In 2016, Avatar won over the hearts of countless new fans in America with awe-inspiring performances at festivals like Carolina Rebellion, Northern Invasion, Aftershock, Louder Than Life, and Welcome to Rockville. At each performance, Avatar’s stage presence was unrelenting. From their bold costumes and crazy looking makeup, to the killer lighting, confetti, and pyrotechnics on set, Avatar clearly understands the concept of creating a visual experience while dishing out some of the finest, most decadent and irresistible Swedish metal in the industry today.
Avatar is comprised of five members: Johannes Eckerström, Jonas “Kungen” Jarlsby, Tim Öhrström, Henrik Sandelin, and John Alfredsson. Our very own Neil Franklin got a chance to talk with Avatar’s frontman Johannes Eckeström before the band’s performance at Oxford, UK last month. Keep reading to learn more about the man behind the make-up and the history of Avatar.
Johannes, it’s a pleasure to speak to you before the show tonight
You’ve done a few support slots over here but is this your first major (headlining) tour in the UK?
No… 2 years ago… well it was marketed by different people. It was a co-headline tour with a band that recently split up… The Defiled. We closed the shows on the continent and they closed the UK dates but we had equal amounts of stage time, so I would count that as a co-headline tour. This is the most successful UK run to date and doing it in our own name.
You played Download Festival… how did that go?
Yeah, we played fairly early. The day before we played Download Paris and we were in a rush to get to the UK in time, that was cool… I think the first time we played was about 11am, but we got upgraded to 12pm or 1pm the year after so a huge improvement…
Going on early, you’ll still find a lot of people out there.
Yeah. I was surprised especially the first time so I can’t complain. People were loyal enough to show up…
A fair few dates on this tour, last UK date tomorrow then into Europe, and finishing with 2 sold out shows in your home town… that’s got be special.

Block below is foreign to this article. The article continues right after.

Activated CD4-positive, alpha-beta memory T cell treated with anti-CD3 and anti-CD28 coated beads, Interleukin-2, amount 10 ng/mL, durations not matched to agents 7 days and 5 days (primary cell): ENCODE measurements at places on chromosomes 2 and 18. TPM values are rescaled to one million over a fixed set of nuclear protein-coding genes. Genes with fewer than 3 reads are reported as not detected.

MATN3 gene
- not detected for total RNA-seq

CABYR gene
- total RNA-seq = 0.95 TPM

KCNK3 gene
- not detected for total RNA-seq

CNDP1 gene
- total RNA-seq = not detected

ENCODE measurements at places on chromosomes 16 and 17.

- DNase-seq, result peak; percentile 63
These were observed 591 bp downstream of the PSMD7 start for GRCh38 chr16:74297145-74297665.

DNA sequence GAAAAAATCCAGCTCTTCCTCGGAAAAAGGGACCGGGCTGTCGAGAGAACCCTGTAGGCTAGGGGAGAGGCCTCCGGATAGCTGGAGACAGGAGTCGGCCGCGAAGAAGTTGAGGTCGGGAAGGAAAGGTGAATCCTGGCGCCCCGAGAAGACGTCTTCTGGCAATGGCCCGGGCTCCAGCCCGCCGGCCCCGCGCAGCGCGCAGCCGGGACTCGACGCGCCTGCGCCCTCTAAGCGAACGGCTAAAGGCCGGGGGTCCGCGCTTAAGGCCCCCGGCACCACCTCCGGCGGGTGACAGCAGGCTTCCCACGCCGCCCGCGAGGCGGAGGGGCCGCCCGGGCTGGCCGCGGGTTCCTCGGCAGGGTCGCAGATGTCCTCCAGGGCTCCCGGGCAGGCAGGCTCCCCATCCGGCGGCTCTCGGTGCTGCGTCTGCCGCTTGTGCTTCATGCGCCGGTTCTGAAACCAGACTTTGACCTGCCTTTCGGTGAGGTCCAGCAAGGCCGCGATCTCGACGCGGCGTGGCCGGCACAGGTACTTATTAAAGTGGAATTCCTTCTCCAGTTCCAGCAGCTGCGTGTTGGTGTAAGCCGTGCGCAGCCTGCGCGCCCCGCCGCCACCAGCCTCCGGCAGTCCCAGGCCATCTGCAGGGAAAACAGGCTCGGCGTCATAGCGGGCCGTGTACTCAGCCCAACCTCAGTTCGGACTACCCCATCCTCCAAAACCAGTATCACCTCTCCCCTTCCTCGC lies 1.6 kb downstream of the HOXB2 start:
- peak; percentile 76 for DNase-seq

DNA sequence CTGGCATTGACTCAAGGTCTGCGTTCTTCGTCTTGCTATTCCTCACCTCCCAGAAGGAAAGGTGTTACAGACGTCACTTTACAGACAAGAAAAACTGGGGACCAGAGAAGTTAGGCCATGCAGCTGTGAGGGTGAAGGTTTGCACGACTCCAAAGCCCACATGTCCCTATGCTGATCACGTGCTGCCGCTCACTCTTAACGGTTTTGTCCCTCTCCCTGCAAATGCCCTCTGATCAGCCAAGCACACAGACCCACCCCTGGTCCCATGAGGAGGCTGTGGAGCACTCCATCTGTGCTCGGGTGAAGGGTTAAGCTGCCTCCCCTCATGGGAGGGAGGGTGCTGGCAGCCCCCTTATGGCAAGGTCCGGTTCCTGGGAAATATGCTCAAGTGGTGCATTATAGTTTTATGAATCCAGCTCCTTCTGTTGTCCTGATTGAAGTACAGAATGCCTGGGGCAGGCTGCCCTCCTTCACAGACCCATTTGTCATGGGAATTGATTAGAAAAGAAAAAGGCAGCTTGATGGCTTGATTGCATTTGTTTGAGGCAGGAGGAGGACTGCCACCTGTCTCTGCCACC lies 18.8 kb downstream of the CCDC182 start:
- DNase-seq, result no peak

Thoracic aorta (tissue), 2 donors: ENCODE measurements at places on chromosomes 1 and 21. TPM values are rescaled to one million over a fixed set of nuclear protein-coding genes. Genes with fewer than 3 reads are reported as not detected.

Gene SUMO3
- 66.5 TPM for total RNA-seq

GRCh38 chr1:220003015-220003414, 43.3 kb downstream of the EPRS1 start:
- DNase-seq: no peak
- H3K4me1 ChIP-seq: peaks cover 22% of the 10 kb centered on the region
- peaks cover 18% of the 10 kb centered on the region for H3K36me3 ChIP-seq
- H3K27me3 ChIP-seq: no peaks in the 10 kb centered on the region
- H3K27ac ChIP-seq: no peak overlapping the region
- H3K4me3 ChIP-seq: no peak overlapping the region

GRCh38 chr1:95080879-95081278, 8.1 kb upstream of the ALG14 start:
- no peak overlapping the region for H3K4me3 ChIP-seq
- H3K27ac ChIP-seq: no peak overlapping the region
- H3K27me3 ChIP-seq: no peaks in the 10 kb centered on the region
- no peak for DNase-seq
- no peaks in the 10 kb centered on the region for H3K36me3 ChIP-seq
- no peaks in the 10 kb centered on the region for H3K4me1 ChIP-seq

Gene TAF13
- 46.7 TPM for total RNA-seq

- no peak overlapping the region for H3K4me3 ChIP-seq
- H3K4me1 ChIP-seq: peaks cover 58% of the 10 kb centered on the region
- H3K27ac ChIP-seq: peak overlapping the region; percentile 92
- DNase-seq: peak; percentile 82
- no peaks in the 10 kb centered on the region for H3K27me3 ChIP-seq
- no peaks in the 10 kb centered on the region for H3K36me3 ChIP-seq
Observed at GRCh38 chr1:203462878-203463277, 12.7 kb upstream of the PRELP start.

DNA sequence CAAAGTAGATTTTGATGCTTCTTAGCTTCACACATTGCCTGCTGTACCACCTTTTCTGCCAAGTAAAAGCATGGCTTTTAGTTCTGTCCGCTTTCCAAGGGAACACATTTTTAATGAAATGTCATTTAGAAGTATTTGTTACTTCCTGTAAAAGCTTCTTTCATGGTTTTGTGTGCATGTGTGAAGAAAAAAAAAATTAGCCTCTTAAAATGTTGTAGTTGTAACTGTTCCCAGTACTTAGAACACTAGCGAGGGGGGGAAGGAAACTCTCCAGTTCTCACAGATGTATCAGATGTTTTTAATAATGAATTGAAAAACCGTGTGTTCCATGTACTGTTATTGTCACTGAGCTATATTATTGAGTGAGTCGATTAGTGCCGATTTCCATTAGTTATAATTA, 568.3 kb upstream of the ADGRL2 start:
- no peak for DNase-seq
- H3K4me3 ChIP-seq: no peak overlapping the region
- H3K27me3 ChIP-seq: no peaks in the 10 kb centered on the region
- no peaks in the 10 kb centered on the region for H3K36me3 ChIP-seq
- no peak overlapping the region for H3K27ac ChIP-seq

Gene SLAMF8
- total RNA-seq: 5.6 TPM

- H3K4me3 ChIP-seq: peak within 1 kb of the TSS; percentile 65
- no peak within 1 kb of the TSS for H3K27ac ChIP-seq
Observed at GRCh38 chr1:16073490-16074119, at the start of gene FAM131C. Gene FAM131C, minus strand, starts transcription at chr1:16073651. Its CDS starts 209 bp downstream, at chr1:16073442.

Yeah, it is so special. I like to stay at my parent’s place, wake up to breakfast and then take a bus to a sold-out show. It’s a funny experience…
Kind of weird?
Yeah but in a good way… when and if we get to play in our home stadium… that day I’ll definitely take the bus I used to get to school or work or whatever and take that to the stadium… something special about those contrasts.
Haha… yeah maybe. I did it before a video photo shoot somewhere in town and then had to go home where the shower was… I’d be traveling around Gothenburg quite a bit as a clown…
Haha… that’s cool! Something I wanted to pick up on was your sense of humour, after seeing various videos of you all dressed up in Hawaiian shirts and shorts…
Oh yeah… well that came from… well, we liked the idea of being in uniform – but we don’t like the idea of being told what to do. Then, suddenly people and management were saying “you need to be there and you need to wear this”. And we were like ”So you need us in uniform?” and they were like, “Yes”. We said, ”Okay we’ll come in uniform”….so, our uniform was Hawaiian shirts and shorts…another example of “Don’t tell us what to do..!” Sometimes it’s quite silly, but at the same time, it’s a double edge sword because it’s an extremely healthy thing for a band to have… to be stubborn. There’s a lot of people in this business who wished they were in bands. Now because of what office job they have in the business, they feel like they should have a say on the artistic side… and they do not. You learn more about that over the years.
I think it’s good that there’s still that kind of rebellious streak but you’ve got standards that you want to stick too.
Exactly… we don’t have to throw a TV out of a hotel window ‘cause we don’t have a hotel… too expensive…(all laugh). We don’t have to be crazy rebels but we want to make sure the things are the way we want them.
I think that’s very admirable.